With The Nightmare Within, Glen Krish shows the world what good indie publishing is all about, offering a tightly written horror novel that holds its own against the works of big name authors such as King, Koontz and Herbert. Fast-paced from beginning to end, it skilfully juggles the stories of multiple characters whose lives eventually intertwine, and provides genuine moments of violence, repulsion and sadness. It is the sign of a well-characterised horror book when the reader is dismayed by the death of a member of the ensemble cast, and I experienced such an emotion twice while buried in The Nightmare Within‘s e-pages.

While the novel is written using the perspectives of many characters, those that dominate the book are Maury, Kevin and, to a lesser extent, Gage. The latter is a highly sympathetic character. Devoted to his comatose daughter, it would be difficult not to hope that he will receive the substitute that he desires. The other two, however, are particularly well-drawn and developed.

When he chose to focus on a young boy as one of his major characters, Krish took the risk that he might alienate readers by either rendering Kevin as being unrealistically mature for his age or too young to be interesting. Instead, however, he capably shows the movement of Kevin from a naïve innocent to a battle-hardened survivor due to the trauma he experiences. Kevin’s motivations are appropriate and his actions in keeping with those of a boy of his age, but the forced coming-of-age that is engendered by the novel’s events enables him to remain of interest to Krish’s adult audience.

Maury, on the other hand, is something of an antihero. While sympathetic, he is not likeable. The reader is quickly introduced to his bad deeds, and he is presented as a man who has difficulty with many human interactions. I didn’t much care for Maury as a person, but very much enjoyed him as a character. Life is rarely about the extremes of good and bad, or innocent and guilty, and it’s always good when novels follow suit.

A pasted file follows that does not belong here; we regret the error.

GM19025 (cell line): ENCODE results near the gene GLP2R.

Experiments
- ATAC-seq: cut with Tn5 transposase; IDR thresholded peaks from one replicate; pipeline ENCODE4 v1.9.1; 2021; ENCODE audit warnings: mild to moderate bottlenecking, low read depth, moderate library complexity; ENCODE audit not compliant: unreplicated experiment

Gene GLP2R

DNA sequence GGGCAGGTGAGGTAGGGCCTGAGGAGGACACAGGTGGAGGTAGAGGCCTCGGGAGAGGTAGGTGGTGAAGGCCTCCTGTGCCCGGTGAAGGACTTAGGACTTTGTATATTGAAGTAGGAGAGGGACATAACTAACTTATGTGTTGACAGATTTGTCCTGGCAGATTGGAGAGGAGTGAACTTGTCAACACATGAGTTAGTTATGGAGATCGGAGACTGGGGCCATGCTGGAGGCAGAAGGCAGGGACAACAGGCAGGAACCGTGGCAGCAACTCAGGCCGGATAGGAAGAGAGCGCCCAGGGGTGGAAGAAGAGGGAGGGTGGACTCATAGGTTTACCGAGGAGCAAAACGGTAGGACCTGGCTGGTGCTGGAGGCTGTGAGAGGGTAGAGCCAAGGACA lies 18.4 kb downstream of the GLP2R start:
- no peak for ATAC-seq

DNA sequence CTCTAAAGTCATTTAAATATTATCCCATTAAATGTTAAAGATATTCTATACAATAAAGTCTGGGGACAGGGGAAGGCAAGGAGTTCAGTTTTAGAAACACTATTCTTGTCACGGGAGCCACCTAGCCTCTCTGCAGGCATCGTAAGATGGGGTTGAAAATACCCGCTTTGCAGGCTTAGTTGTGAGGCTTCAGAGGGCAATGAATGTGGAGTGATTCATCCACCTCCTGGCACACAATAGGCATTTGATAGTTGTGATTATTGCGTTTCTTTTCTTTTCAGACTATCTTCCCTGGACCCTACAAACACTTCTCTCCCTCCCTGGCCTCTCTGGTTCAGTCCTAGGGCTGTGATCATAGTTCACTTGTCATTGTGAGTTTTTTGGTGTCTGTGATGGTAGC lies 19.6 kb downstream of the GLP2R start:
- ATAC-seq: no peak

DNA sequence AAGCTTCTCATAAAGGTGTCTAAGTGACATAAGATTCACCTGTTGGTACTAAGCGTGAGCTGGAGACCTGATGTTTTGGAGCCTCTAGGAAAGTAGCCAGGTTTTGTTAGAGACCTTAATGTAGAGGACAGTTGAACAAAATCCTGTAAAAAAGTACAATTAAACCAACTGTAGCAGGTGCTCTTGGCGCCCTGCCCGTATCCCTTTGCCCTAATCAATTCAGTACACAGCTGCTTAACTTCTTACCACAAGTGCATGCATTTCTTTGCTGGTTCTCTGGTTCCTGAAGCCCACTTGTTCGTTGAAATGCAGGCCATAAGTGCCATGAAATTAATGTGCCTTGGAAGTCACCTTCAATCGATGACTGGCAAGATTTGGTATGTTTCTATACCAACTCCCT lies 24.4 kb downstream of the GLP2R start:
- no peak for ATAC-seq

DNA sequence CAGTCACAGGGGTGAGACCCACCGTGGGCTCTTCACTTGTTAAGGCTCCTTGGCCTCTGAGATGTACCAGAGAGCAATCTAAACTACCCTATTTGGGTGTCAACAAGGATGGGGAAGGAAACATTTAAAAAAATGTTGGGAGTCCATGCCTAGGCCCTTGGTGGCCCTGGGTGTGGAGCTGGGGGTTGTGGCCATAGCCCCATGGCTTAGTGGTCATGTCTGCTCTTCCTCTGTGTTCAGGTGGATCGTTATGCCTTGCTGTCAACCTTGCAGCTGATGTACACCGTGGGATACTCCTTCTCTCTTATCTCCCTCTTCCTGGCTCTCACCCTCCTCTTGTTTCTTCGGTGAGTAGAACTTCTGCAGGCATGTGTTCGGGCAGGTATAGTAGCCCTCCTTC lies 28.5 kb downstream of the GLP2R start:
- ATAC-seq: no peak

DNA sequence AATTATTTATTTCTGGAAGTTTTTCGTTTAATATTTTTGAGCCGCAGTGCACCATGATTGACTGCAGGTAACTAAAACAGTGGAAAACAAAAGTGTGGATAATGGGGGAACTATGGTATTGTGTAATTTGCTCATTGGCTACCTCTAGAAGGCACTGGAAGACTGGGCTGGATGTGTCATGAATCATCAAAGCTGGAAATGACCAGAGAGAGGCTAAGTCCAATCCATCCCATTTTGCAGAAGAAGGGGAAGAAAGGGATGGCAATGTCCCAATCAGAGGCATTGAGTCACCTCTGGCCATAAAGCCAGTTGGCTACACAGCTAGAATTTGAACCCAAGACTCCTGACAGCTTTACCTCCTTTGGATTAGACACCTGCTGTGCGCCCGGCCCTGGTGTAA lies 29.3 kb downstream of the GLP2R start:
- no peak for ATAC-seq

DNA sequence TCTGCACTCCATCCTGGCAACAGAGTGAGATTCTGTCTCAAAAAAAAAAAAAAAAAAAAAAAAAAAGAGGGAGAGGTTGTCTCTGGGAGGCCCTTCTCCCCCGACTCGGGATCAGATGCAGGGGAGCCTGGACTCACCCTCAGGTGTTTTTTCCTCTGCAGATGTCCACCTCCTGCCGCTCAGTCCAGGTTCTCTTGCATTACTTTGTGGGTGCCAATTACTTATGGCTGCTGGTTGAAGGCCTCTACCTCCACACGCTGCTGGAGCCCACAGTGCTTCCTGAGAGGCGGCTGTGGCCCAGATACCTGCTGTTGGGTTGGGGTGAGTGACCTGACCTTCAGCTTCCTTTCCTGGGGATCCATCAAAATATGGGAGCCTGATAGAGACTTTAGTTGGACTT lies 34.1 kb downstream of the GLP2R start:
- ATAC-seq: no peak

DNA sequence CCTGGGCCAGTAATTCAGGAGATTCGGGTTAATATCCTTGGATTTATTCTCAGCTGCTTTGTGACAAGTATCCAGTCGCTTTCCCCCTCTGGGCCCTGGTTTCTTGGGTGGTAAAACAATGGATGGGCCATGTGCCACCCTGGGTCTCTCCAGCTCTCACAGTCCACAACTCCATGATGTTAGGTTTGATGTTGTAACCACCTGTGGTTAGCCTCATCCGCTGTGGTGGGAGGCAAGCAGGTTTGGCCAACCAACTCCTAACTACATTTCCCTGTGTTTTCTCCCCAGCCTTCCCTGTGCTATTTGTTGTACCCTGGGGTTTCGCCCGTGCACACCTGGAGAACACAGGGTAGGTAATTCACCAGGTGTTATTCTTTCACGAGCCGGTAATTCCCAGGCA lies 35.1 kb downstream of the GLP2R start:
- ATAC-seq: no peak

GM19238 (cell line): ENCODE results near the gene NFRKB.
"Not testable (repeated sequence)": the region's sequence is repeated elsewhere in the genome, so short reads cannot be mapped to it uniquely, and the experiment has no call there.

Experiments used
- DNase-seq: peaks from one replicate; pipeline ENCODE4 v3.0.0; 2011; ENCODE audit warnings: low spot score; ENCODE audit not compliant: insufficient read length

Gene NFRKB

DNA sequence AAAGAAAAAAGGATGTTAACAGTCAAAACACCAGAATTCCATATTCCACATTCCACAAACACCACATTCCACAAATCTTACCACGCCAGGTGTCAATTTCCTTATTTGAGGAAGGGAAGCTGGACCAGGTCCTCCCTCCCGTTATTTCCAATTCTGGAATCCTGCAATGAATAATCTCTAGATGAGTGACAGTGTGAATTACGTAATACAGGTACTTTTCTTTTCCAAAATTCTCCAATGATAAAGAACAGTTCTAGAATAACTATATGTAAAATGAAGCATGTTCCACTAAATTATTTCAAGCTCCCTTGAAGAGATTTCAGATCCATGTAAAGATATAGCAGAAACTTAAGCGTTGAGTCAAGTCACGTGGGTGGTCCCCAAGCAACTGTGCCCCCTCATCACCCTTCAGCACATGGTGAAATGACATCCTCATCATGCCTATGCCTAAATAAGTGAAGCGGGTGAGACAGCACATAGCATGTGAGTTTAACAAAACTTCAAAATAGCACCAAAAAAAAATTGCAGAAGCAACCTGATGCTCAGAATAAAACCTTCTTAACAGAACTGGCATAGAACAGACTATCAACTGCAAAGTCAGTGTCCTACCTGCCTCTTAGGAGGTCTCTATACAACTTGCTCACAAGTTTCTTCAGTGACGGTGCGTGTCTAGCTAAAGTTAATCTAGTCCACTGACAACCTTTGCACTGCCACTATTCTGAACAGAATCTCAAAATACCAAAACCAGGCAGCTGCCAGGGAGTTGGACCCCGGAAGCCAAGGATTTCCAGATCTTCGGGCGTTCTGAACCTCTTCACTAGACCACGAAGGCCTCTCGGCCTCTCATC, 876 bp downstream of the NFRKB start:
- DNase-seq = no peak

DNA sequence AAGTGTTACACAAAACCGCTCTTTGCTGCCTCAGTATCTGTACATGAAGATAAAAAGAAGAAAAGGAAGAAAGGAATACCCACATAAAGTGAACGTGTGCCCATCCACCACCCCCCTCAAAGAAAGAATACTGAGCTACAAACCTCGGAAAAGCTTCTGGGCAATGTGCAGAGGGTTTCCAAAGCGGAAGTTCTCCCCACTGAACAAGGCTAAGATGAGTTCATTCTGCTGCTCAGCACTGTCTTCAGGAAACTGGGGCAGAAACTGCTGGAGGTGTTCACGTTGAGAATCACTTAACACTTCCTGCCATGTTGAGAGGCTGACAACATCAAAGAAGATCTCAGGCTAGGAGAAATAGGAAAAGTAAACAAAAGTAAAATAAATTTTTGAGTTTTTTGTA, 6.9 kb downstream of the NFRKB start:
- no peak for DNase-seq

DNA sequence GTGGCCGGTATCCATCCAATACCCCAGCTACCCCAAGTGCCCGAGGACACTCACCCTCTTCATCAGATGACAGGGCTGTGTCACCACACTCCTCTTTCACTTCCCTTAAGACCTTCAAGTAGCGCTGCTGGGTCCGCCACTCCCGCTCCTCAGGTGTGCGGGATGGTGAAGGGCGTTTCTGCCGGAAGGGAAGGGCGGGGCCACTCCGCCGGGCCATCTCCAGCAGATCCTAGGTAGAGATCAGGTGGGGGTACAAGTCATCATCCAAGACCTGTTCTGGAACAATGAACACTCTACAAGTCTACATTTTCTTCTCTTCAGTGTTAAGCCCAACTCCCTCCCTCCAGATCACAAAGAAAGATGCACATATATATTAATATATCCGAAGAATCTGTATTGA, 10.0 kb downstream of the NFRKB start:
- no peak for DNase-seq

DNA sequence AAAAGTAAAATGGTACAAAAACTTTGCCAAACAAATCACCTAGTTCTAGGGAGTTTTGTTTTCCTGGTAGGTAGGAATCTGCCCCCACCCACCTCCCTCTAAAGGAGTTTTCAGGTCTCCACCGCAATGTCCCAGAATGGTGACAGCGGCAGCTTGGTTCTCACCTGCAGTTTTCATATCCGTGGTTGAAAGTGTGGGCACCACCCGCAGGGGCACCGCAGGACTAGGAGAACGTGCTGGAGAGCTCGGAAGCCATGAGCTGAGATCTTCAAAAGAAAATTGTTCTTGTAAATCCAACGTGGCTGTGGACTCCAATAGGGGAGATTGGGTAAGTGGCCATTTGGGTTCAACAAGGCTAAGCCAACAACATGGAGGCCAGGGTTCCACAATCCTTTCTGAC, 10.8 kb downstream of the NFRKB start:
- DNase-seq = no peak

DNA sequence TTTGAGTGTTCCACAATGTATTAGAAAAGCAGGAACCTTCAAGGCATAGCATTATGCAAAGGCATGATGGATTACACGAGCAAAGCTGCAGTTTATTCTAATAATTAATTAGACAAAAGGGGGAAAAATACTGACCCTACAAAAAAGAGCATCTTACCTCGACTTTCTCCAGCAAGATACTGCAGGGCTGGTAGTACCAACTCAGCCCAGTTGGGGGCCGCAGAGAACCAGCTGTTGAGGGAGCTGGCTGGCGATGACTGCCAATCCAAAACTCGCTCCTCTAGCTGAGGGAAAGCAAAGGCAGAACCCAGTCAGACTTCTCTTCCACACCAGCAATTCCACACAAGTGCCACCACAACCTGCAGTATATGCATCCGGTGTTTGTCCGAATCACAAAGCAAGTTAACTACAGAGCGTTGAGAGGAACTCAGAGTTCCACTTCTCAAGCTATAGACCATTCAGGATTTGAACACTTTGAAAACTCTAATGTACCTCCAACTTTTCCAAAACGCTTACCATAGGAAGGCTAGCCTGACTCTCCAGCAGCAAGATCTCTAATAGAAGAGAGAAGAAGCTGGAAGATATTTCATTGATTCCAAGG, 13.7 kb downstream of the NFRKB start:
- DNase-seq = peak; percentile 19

The Nightmare Within is a strong addition to the horror genre, with a good mix of character development, action and destruction. In a way, it’s a pity that it is currently only available as an e-book. It would fit very nicely into my horror bookshelf – perhaps somewhere near the earlier writings of Dean Koontz.

Warning: There are brief references to animal cruelty in the beginning of the book.

(I received a copy of this book in exchange for an honest review.)

Review: The Lake, Richard Laymon

This is one of three books published after Richard Laymon’s death. The other two (The Glory Bus and, to a lesser extent, Amara) are worthy of being saved from his unpublished manuscript pile. In my opinion, The Lake is not.

This is a dreadful book. It’s disjointed, confusing, clichéd, uninteresting and just plain bad. It feels like the roughest of rough drafts, but one that was discarded for being too bad to bother editing. Possibly, had a ghost writer been brought in to whip the bare bones into shape, a decent novel could have been dug out of this mess. Possibly.

The fact that the action is largely set in the 80s, with flashbacks to the 1960s, points to the possibility that this was a manuscript that had been discarded a couple of decades before it was eventually published. It should have remained discarded.

I have read many Richard Laymon books. This is the only one I haven’t loved. It’s also the only one I downright disliked. Laymon’s legacy should never have been tainted with this book.